LIVELIHOODS & LAND
Climate change is accelerating fast and poses a risk to smallholder tea farmers.
As extreme weather and natural disasters - like heat waves, irregular rainfall, flooding and drought - continue to affect the sowing and growing of healthy crops, the people who supply the ingredients for our products will become ever more vulnerable.
We’re committed to helping to preserve their quality of life and ensure they can rely on agriculture to support their families.
We’re on a journey to make all our tea and herbal infusions carbon neutral by 2030
To combat the impacts of climate change on communities in our supply chain, we’re working to become carbon neutral for our entire supply chain and operations, from tea bushes and peppermint fields to supermarket shelves. We will achieve this by reducing our energy use and opting for renewable options in our own operations and by supporting producers to reduce their emissions in our supply chain. Our UK operations are already carbon neutral, including our head office and factory.
We are also working with ClimateCare to distribute clean cook stoves and water filter in tea communities in Kenya. By reducing the need for firewood, these projects help to preserve trees and reduce deforestation, which help us offset carbon emissions of our supply chain while improving the life and living conditions in tea communities.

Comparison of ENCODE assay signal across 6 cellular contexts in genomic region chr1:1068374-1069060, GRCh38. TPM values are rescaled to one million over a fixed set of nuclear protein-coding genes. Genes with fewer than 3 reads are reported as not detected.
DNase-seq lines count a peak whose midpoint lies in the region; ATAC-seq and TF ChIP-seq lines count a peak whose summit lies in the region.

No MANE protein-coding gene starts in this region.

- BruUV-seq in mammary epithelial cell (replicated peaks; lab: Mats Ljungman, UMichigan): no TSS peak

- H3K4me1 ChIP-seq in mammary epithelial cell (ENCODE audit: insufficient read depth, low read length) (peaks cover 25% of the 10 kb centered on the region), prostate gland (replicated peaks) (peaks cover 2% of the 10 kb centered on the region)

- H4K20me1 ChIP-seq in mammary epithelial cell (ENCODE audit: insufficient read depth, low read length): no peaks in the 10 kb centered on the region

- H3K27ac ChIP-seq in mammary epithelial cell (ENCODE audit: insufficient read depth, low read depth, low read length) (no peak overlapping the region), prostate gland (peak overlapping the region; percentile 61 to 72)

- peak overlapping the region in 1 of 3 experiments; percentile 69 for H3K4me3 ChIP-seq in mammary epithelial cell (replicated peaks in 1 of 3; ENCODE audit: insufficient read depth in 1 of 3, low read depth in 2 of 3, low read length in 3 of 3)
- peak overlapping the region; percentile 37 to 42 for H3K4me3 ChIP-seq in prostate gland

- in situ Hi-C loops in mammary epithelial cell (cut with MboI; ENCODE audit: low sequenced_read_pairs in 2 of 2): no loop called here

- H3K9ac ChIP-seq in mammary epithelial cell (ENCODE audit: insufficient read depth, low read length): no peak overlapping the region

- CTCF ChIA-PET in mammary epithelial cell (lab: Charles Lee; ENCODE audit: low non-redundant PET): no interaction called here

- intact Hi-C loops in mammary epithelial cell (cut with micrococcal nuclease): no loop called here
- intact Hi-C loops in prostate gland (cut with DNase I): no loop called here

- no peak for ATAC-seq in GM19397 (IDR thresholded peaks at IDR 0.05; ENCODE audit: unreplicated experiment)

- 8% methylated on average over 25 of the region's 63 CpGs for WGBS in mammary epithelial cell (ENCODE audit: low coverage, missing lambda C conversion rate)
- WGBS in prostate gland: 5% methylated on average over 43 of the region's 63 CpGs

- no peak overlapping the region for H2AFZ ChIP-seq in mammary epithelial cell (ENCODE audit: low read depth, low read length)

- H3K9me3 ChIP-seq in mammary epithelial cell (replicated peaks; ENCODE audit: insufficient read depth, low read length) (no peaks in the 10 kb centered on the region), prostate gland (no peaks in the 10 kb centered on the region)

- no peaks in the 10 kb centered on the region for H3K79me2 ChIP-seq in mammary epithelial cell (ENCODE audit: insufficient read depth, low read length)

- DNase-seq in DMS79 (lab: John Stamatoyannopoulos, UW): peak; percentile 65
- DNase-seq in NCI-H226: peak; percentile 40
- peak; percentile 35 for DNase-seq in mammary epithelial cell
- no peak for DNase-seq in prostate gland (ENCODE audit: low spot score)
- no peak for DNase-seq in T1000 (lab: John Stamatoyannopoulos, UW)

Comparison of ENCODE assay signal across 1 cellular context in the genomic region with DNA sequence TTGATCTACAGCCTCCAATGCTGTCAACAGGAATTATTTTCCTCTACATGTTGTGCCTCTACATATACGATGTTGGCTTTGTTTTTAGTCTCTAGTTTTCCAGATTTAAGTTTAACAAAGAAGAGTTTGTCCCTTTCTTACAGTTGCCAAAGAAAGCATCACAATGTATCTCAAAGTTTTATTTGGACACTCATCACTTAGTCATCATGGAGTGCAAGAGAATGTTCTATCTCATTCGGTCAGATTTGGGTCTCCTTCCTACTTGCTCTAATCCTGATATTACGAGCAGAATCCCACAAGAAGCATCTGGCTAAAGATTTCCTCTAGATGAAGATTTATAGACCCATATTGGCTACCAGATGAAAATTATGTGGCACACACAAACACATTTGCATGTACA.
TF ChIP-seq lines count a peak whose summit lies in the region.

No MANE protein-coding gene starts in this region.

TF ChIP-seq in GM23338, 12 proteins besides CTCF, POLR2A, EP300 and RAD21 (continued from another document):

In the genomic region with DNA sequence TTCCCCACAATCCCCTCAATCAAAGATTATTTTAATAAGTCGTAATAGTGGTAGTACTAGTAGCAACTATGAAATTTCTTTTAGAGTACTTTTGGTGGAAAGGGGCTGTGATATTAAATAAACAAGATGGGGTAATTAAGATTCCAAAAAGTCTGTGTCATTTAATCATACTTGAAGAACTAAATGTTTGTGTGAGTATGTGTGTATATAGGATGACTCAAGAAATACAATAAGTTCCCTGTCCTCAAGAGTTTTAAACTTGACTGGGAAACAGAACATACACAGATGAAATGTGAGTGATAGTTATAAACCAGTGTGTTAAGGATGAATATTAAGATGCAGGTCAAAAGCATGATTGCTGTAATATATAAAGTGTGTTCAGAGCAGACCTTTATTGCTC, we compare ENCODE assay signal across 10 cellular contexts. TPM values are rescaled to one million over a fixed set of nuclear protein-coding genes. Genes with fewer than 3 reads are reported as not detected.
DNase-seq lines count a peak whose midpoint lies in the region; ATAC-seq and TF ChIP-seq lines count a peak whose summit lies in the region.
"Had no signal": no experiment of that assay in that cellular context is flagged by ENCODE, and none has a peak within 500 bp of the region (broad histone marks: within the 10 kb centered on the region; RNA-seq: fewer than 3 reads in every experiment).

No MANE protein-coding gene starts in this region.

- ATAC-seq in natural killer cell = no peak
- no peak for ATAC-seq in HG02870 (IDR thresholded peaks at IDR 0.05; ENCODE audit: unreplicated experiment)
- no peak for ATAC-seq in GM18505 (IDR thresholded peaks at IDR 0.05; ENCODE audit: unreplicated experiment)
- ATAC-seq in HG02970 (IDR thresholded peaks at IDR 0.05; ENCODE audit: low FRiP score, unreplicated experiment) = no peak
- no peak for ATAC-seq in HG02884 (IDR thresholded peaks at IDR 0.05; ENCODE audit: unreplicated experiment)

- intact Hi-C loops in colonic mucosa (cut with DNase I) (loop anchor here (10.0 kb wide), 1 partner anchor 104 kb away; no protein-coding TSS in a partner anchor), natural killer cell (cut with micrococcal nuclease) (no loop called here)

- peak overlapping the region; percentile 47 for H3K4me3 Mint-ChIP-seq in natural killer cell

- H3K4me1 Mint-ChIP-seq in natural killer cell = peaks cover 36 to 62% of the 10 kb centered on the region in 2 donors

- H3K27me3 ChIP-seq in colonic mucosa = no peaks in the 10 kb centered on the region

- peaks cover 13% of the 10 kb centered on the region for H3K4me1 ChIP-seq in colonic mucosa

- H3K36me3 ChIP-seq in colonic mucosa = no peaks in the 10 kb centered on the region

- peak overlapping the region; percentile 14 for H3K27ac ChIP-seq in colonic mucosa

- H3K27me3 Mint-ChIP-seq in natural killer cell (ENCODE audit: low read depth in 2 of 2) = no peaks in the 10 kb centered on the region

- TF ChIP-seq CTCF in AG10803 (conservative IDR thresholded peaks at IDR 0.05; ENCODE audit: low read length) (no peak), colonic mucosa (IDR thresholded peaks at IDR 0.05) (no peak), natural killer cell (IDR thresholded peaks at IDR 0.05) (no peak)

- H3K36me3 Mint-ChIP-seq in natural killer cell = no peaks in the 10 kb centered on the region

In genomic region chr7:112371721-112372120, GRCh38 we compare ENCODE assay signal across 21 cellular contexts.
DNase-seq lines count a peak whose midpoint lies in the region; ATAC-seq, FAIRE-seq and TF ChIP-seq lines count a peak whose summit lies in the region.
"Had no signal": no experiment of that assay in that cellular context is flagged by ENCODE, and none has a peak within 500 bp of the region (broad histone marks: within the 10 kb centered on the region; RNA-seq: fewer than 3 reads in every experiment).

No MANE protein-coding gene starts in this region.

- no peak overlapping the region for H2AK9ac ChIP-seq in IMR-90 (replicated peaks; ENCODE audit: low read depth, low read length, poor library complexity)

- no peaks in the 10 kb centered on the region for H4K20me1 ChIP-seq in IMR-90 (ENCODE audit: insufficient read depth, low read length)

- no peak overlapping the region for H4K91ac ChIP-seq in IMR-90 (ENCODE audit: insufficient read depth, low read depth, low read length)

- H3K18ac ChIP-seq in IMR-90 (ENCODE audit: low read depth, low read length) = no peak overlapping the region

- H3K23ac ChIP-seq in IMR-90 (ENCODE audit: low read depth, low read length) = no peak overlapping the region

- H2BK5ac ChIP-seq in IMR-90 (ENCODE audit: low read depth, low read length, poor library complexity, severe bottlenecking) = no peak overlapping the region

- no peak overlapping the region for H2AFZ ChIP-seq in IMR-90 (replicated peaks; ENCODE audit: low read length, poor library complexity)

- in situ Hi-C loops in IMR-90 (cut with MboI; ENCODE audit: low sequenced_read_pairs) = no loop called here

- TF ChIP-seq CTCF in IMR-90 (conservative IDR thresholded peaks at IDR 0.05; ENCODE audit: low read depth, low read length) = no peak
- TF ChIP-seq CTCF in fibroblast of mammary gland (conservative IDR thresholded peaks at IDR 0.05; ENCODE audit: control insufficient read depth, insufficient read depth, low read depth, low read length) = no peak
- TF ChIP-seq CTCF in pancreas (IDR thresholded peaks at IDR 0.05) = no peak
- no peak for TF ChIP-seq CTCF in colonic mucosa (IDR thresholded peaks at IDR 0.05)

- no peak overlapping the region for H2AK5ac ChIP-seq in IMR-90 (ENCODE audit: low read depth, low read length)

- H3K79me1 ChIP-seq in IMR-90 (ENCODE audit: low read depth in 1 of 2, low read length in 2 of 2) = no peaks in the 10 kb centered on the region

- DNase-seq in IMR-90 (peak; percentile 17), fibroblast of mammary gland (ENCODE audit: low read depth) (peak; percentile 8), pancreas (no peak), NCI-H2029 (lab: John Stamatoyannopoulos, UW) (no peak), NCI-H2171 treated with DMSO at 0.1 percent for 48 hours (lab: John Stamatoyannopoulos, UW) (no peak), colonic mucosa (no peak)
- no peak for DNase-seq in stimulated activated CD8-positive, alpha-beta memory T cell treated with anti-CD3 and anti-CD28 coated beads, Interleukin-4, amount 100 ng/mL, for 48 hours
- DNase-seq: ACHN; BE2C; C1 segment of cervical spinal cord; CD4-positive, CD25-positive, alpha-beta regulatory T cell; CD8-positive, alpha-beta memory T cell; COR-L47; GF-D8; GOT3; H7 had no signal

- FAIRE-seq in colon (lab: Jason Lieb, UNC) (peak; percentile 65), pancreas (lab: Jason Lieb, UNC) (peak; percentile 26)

Helping farmers adapt to climate change
Farming communities are increasingly on the frontline of climate change and related environmental challenges, like water scarcity and poor soil health. We help them learn improved farming practices, so they can protect their livelihoods and combat the effects of climate change. That’s why we’re engaging with farming communities through our Twinings Community Needs Assessment to understand how we can best help farmers gain the knowledge, tools and skills they need to change.
What we aim to achieve
By 2030, we will make all our tea and herbal infusions carbon neutral.
We aim to reach 25,000 farming families with training on sustainable practices and income diversification by 2025 to improve their income and resilience to climate change.
The intrinsic link between farming communities and the land they work on means it is imperative to support environmentally friendly agricultural resilience to ensure social sustainability. We want our supply chain to be working in harmony with nature and act as a force for good for both people and planet.”
Head of Social Impact